Hacker News new | past | comments | ask | show | jobs | submit login
2FA on the command line (sendthemtomir.com)
177 points by mbushey 23 days ago | hide | past | web | favorite | 79 comments



I would caution against this approach. This fundamentally changes the 2FA from a "something you have" to "something you know", which is the type of factor your password is. If you do want 2FA functionality on the command line, look into Yubikeys with their ykman CLI tool. (https://support.yubico.com/support/solutions/articles/150000...) You're able to store a TOTP secret on the Yubikey itself (maintaining it as a "something you have" factor), as well as optionally requiring the yubikey be touched before the TOTP is emitted.


I 100% agree with you, but I recently started putting my TOTP tokens in my password manager, and it's so much more convenient to just have the token pasted in while you log in, instead of having to find the phone, turn it on, launch the 2FA app, find the code from a huge list and type it in, that I'm willing to take the security hit.

We need WebAuthn yesterday.


Agreed, I hesitated for years to not put 2FA in 1password. But, after a few phone upgrades and resetting each and every account, it's worth it. It can take nearly 10 minutes per account to reset 2FA. Spending a few hours every few years doing that was just too much.


Putting your 2FA in 1Password sort of reduces your security back to 1 compromise (breach 1Password and you're screwed). I would recommend putting your TOTPs in Authy. Easy to restore and even in multi-device mode waaaay safer than storing all your TOTP next to your passwords.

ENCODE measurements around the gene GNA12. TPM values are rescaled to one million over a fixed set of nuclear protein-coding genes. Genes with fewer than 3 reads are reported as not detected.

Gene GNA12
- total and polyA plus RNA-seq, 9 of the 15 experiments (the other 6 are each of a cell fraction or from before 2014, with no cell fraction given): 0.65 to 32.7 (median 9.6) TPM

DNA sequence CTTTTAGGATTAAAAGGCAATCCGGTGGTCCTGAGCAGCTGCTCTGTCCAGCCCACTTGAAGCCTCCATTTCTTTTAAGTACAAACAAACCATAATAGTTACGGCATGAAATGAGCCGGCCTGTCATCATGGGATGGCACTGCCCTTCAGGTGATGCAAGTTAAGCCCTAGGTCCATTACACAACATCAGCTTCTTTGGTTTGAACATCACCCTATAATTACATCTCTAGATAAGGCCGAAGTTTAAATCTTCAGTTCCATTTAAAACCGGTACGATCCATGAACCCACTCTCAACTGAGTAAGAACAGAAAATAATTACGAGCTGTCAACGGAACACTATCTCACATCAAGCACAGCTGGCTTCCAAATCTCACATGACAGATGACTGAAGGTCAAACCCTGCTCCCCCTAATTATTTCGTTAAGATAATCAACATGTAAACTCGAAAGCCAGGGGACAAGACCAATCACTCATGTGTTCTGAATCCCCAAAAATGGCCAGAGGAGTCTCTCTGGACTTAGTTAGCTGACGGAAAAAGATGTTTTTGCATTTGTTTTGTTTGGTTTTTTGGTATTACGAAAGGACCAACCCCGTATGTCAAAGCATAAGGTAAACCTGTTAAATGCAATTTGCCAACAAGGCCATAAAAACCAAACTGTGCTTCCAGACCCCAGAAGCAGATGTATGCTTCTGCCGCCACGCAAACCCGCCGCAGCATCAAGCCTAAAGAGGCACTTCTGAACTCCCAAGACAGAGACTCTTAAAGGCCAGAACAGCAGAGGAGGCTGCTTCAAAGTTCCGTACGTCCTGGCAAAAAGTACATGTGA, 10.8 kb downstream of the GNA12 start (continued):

While this is true I think if anyone had control of my password database they could remove the 2FA from most of my accounts without much issue.

Also where is the password to your Authy account?

And where are your 2FA backup codes?


You just give Authy a relatively simple password, and don't save it anywhere. If you don't have Authy in multi-device mode it will be impossible to activate another session, and if you do activate another session while in multi-device mode Authy will check if any other devices are active and if so will ping those devices with a verification request. It checks for an active device so that if you have only one device active and do a reinstall you can still activate. I have my 2FA backup codes in Dropbox, which itself is behind 2FA.

In essence someone has to both get my 1Password password, 1Password secret key and either compromise my phone (for Authy) or my phone number (to recover 2FA backup codes via Dropbox SMS recovery), or my computer (for direct Dropbox access). But very few organisations have that amount of capability and I have nothing stored in my accounts that is worth that capability. If I had, I would store it behind GPG and a password that is only in my mind.